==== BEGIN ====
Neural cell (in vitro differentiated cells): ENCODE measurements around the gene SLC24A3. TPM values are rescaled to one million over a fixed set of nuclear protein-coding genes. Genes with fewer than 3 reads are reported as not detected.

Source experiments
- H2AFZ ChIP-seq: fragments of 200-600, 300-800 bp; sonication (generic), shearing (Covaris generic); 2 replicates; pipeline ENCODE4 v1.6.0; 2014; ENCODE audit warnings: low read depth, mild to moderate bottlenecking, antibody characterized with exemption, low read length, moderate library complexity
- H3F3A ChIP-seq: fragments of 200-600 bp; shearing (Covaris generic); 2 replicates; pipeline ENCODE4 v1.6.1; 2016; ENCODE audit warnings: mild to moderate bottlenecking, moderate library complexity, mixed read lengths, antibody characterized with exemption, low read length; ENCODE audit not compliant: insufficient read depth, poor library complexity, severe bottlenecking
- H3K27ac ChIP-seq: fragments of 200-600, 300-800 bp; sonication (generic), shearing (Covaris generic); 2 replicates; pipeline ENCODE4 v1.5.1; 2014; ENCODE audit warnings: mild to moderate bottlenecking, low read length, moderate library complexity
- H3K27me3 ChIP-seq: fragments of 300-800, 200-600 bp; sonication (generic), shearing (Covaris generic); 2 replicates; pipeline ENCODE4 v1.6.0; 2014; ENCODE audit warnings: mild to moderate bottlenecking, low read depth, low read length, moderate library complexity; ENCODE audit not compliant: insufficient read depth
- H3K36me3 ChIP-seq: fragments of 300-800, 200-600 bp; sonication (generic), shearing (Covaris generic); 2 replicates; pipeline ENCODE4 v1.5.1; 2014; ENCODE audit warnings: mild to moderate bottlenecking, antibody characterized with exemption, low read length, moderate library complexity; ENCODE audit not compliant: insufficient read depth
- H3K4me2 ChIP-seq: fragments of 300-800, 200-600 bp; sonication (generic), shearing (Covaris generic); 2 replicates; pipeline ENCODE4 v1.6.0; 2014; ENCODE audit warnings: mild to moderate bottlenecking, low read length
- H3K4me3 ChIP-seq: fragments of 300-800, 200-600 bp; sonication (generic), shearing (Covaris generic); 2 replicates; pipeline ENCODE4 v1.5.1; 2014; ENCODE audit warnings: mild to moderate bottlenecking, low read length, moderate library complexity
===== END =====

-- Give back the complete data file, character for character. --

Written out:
Neural cell (in vitro differentiated cells): ENCODE measurements around the gene SLC24A3. TPM values are rescaled to one million over a fixed set of nuclear protein-coding genes. Genes with fewer than 3 reads are reported as not detected.

Source experiments
- H2AFZ ChIP-seq: fragments of 200-600, 300-800 bp; sonication (generic), shearing (Covaris generic); 2 replicates; pipeline ENCODE4 v1.6.0; 2014; ENCODE audit warnings: low read depth, mild to moderate bottlenecking, antibody characterized with exemption, low read length, moderate library complexity
- H3F3A ChIP-seq: fragments of 200-600 bp; shearing (Covaris generic); 2 replicates; pipeline ENCODE4 v1.6.1; 2016; ENCODE audit warnings: mild to moderate bottlenecking, moderate library complexity, mixed read lengths, antibody characterized with exemption, low read length; ENCODE audit not compliant: insufficient read depth, poor library complexity, severe bottlenecking
- H3K27ac ChIP-seq: fragments of 200-600, 300-800 bp; sonication (generic), shearing (Covaris generic); 2 replicates; pipeline ENCODE4 v1.5.1; 2014; ENCODE audit warnings: mild to moderate bottlenecking, low read length, moderate library complexity
- H3K27me3 ChIP-seq: fragments of 300-800, 200-600 bp; sonication (generic), shearing (Covaris generic); 2 replicates; pipeline ENCODE4 v1.6.0; 2014; ENCODE audit warnings: mild to moderate bottlenecking, low read depth, low read length, moderate library complexity; ENCODE audit not compliant: insufficient read depth
- H3K36me3 ChIP-seq: fragments of 300-800, 200-600 bp; sonication (generic), shearing (Covaris generic); 2 replicates; pipeline ENCODE4 v1.5.1; 2014; ENCODE audit warnings: mild to moderate bottlenecking, antibody characterized with exemption, low read length, moderate library complexity; ENCODE audit not compliant: insufficient read depth
- H3K4me2 ChIP-seq: fragments of 300-800, 200-600 bp; sonication (generic), shearing (Covaris generic); 2 replicates; pipeline ENCODE4 v1.6.0; 2014; ENCODE audit warnings: mild to moderate bottlenecking, low read length
- H3K4me3 ChIP-seq: fragments of 300-800, 200-600 bp; sonication (generic), shearing (Covaris generic); 2 replicates; pipeline ENCODE4 v1.5.1; 2014; ENCODE audit warnings: mild to moderate bottlenecking, low read length, moderate library complexity